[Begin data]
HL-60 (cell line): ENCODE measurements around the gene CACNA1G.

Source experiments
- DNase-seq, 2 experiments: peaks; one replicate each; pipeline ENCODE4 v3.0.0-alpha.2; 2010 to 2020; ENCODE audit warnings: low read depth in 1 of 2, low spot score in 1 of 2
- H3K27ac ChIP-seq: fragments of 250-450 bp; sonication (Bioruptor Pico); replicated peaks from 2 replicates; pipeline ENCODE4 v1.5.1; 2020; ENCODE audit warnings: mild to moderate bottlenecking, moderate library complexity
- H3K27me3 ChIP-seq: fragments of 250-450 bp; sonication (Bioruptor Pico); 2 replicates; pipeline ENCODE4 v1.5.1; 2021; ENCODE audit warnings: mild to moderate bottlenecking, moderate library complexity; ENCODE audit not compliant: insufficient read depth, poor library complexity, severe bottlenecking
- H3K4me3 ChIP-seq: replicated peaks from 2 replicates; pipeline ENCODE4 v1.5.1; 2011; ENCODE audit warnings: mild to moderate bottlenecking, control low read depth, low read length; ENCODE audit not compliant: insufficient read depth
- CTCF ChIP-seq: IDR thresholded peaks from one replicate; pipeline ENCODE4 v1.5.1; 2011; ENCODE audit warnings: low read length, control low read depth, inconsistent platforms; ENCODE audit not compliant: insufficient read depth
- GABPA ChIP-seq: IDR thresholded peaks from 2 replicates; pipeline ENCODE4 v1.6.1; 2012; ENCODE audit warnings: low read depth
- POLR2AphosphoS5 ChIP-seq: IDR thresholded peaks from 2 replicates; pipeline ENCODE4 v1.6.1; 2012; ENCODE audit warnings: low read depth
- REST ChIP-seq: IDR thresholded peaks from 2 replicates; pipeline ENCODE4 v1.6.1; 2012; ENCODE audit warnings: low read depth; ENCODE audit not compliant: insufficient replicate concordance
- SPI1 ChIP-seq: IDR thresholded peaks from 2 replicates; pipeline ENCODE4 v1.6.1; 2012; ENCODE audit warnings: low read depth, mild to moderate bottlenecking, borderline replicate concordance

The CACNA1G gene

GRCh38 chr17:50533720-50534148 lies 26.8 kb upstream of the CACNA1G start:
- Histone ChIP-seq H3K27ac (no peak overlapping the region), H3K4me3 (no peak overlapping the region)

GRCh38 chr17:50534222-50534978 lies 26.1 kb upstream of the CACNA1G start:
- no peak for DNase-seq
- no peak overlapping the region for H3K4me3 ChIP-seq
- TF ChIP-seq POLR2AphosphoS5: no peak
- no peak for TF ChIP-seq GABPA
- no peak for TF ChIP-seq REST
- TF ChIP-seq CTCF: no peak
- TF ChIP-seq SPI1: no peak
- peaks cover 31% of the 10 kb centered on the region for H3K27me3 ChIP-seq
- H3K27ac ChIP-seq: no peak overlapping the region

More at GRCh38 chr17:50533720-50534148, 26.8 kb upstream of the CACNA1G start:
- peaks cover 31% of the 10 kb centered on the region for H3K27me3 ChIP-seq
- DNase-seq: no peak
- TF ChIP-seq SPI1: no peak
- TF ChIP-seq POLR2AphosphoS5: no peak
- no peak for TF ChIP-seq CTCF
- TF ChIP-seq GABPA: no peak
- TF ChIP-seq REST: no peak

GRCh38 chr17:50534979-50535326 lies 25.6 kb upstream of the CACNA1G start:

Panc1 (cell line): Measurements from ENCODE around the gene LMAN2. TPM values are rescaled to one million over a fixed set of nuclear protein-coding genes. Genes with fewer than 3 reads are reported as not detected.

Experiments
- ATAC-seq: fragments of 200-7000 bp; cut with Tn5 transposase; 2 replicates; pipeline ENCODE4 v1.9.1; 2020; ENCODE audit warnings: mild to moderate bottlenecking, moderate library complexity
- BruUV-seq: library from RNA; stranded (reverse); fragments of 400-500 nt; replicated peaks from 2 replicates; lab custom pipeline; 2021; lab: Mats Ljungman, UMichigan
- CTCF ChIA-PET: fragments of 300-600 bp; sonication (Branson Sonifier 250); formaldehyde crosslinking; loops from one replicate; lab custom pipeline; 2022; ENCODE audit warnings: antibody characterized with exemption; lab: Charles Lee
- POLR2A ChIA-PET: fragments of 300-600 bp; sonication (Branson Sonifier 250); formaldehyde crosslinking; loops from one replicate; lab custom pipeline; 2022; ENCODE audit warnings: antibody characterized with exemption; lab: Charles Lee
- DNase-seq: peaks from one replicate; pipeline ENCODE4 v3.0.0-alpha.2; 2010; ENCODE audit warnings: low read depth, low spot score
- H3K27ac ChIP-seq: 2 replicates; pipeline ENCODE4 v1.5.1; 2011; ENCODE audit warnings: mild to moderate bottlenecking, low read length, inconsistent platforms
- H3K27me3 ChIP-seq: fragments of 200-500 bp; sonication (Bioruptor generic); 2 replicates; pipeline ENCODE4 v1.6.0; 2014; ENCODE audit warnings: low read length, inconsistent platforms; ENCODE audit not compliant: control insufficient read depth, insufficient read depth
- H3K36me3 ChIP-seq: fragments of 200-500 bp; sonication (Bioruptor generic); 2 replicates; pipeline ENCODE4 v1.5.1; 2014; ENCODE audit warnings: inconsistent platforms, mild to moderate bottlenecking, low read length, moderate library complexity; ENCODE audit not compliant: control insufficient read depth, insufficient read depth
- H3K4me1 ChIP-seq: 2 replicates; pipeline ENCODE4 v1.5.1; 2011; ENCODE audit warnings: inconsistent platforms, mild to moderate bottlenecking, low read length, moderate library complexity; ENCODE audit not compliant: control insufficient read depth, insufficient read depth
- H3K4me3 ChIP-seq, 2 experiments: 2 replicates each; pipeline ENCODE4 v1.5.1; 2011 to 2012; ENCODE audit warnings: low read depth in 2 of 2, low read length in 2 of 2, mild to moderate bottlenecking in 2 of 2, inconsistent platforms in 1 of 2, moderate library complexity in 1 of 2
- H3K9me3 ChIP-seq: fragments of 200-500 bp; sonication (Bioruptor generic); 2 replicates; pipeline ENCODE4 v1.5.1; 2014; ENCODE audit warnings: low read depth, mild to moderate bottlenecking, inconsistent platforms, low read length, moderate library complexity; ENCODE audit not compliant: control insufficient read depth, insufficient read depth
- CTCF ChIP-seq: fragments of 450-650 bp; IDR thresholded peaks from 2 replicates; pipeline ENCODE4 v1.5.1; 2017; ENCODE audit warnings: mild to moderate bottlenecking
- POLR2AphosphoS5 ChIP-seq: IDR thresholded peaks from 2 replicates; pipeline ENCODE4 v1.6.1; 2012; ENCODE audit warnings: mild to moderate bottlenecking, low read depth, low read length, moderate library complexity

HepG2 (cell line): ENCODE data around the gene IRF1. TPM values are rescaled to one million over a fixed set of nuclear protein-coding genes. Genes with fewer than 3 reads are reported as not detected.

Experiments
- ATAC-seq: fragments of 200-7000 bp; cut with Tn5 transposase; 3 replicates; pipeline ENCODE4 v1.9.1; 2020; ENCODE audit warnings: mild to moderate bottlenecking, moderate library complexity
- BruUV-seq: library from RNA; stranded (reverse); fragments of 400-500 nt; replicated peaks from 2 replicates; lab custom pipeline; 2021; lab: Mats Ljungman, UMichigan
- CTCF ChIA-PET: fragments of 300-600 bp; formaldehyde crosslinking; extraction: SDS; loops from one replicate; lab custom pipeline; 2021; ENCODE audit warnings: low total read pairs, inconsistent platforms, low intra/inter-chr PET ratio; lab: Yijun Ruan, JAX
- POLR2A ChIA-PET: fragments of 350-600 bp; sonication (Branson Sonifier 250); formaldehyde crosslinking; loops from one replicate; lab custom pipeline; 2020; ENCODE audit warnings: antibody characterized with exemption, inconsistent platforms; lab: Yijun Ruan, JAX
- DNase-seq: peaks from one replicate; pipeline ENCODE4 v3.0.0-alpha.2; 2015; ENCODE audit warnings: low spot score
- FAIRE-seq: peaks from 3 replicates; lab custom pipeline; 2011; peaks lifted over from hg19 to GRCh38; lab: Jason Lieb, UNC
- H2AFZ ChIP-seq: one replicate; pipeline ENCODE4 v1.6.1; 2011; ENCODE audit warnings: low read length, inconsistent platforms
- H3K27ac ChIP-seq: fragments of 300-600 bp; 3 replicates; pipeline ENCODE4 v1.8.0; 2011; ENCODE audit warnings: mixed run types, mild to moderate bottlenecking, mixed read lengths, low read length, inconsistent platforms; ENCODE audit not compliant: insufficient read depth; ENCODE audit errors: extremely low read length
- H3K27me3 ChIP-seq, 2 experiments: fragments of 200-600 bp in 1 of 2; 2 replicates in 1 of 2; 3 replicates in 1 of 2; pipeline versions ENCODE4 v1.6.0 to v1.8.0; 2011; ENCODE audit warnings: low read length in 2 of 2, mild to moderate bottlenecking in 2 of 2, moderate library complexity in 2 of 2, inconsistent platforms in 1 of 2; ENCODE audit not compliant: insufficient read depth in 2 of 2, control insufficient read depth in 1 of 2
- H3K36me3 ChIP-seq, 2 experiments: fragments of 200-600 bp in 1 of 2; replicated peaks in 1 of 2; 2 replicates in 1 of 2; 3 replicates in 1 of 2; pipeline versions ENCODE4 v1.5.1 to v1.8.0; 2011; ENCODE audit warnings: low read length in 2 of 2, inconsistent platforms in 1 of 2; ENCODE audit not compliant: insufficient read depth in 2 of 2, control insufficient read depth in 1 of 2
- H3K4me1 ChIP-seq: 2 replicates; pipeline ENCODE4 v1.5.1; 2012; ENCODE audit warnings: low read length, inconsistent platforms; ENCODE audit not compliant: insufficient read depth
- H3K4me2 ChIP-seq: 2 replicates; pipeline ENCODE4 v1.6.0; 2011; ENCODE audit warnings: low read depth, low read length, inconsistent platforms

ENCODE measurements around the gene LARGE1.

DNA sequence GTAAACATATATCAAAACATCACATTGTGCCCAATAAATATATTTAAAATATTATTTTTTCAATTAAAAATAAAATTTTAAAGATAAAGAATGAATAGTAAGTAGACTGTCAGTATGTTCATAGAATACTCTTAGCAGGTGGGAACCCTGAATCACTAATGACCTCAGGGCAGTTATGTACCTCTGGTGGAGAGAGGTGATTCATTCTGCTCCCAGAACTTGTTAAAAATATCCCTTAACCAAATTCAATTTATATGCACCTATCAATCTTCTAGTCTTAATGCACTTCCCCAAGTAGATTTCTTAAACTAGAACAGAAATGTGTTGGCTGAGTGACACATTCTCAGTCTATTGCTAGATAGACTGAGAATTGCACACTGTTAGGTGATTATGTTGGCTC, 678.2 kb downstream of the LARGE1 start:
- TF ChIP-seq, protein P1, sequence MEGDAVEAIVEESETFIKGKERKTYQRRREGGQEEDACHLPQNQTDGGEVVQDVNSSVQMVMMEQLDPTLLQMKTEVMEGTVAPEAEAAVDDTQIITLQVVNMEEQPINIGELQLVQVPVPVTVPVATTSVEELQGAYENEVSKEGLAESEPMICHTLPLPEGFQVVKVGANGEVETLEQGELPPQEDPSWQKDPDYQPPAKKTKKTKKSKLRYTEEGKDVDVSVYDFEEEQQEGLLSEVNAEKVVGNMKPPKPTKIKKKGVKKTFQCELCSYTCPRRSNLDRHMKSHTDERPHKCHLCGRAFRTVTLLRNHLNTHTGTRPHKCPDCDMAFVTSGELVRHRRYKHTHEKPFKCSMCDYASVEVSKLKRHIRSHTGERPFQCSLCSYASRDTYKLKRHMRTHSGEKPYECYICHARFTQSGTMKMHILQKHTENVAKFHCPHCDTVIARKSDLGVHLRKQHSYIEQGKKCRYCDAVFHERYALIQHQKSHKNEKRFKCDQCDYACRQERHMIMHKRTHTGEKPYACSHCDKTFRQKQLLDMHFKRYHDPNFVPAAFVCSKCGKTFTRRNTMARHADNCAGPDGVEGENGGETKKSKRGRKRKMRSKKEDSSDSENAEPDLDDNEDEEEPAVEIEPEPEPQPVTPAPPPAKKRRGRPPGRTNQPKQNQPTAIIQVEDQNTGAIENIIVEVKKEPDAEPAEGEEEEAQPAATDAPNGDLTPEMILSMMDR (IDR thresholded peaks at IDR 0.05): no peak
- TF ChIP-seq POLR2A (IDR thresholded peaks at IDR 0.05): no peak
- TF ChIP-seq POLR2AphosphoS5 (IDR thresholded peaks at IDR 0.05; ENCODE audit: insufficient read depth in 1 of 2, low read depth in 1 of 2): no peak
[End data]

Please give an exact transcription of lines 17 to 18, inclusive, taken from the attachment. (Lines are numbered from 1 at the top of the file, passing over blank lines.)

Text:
- no peak overlapping the region for H3K4me3 ChIP-seq
- TF ChIP-seq POLR2AphosphoS5: no peak